1983 Wis. Act 219, § 41.
The legislature has specifically set the limits for setting time for filing claims. See § 859.01, Stats. Exceptions to these limits are listed in § 859.02(2), Stats., and Boemer's remedies are delineated in § 859.48, Stats. Under § 879.31, Stats., the probate court could have granted relief to Boemer if he had established that he was so entitled under § 806.07, Stats. Here, the record reveals that Boemer never made such a showing. Consequently, the probate court did not have to grant him relief. See O’Neill v. Buchanan, 186 Wis.2d 229, 232-36, 519 N.W.2d 750, 751-52 (Ct. App. 1994) (probate court need not reopen order or judgment if claimant failed to “make a showing under § 806.07, Stats., sufficient to reopen the case”).
Finally, Boemer claims that "the estate can be estopped by the acts and omissions of the co-administrators sisters . . . with respect to asserting the September 30, 1995 deadline for [him] to file his claim." Claiming that he was induced into delaying the filing of his claim by his sister and an attorney for the estate, he contends that the common-law theories of waiver or equitable estoppel should apply to the estate. We are not persuaded.
Under Wisconsin law, no one can waive the probate court's deadline. See Marshall & Ilsley Bank v. United Bank of Madison, 68 Wis.2d 101, 107, 227 N.W.2d 680, 684 (1975). In Marshall & Ilsley Bank, the personal representative for the estate asked a creditor to refrain from filing a claim. See id. at 104, 227 N.W.2d at 682. The creditor was essentially given assurances by the personal representative and the attorney for the estate that the debt would be paid and that any time limit to file claims would be waived. See id. at 104-05, 227 N.W.2d at 682-83. The estate then gave a written guaranty that the claim would be repaid. See id. On review, the supreme court concluded that the guaranty was not valid and that the claim was barred. See id. at 107, 227 N.W.2d at 684. The court explained that the strict deadline established by a nonclaim statute is to promote the prompt administration of estates and to enable beneficiaries to receive their property free from adverse claims. "[I]n view of this purpose no one has the power to waive the provisions of this [nonclaim statute] because if [he or she] could it would be within the power of anyone to waive provisions of law intended for the benefit of others." Id. at 108, 227 N.W.2d at 684. Accordingly, the probate court properly rejected Boemer's waiver argument. See MacDonald, supra, § 9:26.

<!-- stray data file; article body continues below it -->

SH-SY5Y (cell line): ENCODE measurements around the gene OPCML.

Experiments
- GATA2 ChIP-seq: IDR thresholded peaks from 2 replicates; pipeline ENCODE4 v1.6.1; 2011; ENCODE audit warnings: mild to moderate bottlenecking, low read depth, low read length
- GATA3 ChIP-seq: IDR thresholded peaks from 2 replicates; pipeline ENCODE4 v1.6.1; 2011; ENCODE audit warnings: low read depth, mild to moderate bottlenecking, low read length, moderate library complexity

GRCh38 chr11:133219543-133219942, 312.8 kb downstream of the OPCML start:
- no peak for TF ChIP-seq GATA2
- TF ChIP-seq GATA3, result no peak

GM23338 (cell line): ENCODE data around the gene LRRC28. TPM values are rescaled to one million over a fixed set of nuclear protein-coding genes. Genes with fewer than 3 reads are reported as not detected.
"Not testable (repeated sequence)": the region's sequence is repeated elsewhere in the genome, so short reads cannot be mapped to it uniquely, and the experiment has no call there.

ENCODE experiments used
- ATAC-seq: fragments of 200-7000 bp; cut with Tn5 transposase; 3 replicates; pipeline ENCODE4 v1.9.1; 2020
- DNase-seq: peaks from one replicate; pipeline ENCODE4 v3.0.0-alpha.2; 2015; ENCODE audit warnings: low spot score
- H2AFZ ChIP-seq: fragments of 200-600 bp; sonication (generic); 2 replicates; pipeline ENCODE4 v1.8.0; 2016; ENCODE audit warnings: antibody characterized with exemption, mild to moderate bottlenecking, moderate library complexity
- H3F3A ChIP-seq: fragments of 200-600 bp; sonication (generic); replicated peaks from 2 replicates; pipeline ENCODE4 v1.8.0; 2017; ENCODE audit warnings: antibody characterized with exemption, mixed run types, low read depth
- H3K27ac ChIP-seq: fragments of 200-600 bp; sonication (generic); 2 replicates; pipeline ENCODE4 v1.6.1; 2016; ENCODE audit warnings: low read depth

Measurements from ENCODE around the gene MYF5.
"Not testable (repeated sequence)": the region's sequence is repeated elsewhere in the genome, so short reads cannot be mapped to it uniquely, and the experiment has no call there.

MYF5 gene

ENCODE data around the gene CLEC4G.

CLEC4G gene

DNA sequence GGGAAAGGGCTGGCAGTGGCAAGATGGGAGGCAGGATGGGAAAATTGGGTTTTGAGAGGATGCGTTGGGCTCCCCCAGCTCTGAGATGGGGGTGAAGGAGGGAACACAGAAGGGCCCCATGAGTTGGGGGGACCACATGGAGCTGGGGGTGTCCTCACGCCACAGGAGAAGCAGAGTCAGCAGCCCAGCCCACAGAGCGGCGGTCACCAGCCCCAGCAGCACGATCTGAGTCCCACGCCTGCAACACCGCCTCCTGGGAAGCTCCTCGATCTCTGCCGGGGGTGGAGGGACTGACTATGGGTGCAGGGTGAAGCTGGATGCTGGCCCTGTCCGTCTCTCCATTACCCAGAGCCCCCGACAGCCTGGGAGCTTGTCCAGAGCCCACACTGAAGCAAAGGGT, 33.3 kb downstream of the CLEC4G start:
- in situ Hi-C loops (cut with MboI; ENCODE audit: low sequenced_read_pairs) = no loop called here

Boemer's equitable estoppel argument also is without merit. "[T]he right to assert equitable estoppel does not arise unless the party asserting it has acted with due diligence. A lack of diligence on the part of the party claiming estoppel is fatal." Rascar, Inc. v. Bank of Oregon, 87 Wis.2d 446, 453-54, 275 N.W.2d 108, 112 (Ct. App. 1978) (citations omitted). In addition, we may refuse to give effect to an equitable estoppel claim "where the parties were equally well informed as to the essential facts or where the means of knowledge were equally open to them." Monahan v. Wisconsin Dep’t of Taxation, 22 Wis.2d 164, 169, 125 N.W.2d 331, 333 (1963) (internal quotation marks and quoted source omitted).